Blueprint, Harvey County Courthouse, 1906, James C. Holland. HCHM Archives, Newton, Ks


A common feature of courthouses designed by Holland was the symmetry of the building around a central Gothic tower.


Building the courthouse, ca. 1905. Harvey County Jail is the limestone building in the background.



Postcard of Catholic Church, Court House and Presbyterian Church, shortly after the courthouse was completed. Note the hole for the clock. ca. 1907.


The stately new courthouse building was indeed  “a building to which each and every individual of the county could point with pride and say ‘our court house’.”

Parade in front of Harvey County Courthouse, 1917.  Lucile Mitchell Miller Collection HCHM Photos.

Parade in front of Harvey County Courthouse, 1917. Lucile Mitchell Miller Collection HCHM Photos.

Other blog posts related to the Harvey County Courthouse:


  • Henderson, J.S. “Court House Needed,” letter to the editor.  Evening Kansan Republican, 9 June 1904, p. 1.
  • “J.S. Henderson Called By Death,” Evening Kansan Republican 15 April 1947, p. 1.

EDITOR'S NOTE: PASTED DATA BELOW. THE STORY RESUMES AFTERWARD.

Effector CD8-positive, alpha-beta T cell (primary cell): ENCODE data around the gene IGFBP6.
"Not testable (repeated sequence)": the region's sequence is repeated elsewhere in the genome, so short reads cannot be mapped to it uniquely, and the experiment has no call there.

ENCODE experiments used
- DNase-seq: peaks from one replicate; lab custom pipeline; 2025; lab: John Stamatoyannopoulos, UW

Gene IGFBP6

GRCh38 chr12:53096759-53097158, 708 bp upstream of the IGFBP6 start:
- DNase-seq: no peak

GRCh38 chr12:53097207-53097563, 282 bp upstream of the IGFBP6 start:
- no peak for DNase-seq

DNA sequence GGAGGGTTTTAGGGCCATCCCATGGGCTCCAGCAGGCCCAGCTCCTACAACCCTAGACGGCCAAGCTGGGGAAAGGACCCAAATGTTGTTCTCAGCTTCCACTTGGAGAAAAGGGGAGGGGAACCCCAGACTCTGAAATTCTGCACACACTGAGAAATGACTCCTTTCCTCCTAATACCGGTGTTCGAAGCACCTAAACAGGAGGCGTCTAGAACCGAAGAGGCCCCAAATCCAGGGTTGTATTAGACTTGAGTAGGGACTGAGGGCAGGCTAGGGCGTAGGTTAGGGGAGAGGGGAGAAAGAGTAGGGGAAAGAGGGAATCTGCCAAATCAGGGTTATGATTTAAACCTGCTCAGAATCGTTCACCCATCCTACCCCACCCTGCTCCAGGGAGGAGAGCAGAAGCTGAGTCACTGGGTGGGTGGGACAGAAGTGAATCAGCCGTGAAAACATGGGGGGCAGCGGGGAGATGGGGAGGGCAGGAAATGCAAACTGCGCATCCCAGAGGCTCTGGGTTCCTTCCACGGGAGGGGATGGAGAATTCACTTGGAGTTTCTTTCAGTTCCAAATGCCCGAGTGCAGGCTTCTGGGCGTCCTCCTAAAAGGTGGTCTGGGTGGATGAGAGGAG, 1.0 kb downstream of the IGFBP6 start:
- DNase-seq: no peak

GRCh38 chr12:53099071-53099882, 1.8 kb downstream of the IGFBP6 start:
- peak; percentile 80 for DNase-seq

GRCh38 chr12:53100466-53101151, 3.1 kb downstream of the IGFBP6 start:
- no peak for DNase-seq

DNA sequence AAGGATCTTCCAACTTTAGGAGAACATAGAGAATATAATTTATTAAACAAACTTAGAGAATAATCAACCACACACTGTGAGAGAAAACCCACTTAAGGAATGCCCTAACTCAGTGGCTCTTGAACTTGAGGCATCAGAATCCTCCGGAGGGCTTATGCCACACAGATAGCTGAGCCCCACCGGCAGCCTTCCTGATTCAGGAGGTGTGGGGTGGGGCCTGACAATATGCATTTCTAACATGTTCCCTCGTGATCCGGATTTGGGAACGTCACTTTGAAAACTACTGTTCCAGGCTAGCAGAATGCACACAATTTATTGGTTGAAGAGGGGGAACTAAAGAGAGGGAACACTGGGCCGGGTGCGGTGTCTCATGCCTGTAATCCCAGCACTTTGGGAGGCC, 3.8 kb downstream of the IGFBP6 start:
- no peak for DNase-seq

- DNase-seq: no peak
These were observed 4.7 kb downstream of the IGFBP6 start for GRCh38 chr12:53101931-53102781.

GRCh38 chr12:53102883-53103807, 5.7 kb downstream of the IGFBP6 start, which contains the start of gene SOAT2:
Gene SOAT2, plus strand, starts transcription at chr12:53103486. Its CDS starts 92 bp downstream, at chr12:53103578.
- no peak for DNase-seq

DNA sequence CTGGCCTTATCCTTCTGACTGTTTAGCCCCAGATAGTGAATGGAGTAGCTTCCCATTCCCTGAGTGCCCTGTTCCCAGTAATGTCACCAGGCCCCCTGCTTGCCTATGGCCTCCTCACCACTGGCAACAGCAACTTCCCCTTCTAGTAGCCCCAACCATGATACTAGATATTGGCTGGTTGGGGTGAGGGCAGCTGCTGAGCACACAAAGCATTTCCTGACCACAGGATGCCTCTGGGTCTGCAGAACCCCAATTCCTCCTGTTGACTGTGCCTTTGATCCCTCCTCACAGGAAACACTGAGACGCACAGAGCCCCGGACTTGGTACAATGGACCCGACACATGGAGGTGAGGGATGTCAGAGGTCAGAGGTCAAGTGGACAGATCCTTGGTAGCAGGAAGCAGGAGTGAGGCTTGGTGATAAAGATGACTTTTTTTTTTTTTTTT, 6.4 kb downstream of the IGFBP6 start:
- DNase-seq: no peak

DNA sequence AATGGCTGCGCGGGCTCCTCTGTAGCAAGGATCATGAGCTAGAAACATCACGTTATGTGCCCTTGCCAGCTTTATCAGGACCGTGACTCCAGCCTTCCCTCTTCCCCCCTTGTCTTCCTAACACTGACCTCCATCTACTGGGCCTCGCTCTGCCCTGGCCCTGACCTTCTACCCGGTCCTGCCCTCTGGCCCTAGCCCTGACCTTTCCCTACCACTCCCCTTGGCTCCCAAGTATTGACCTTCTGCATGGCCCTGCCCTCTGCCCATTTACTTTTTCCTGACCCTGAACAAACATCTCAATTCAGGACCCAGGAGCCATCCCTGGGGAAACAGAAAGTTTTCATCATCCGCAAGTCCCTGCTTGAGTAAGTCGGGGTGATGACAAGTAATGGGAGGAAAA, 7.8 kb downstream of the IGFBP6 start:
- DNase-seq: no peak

• Blueprints for the Harvey County Courthouse by J.C. Holland, 1905-06, HCHM Archives.
  • “James C. Holland” at http://www.kshs.org/kansapedia/james-c-holland/16802.
  • “National and State Register of Historic Places – Kansas Historical Society” at http://www.kshs.org/natreg/natreg_listings/search/prop:/city:/county:/arch:holland.
  • “Courthouses Designed by J.C. Holland” at http://jameshollandrealestate.wordpress.com/2011/07/11


Our new exhibit, 50 years of Service: the Harvey County Courthouse is open during museum hours.  Admission is free. Coming soon to our web site, an on-line exhibit featuring the courthouse.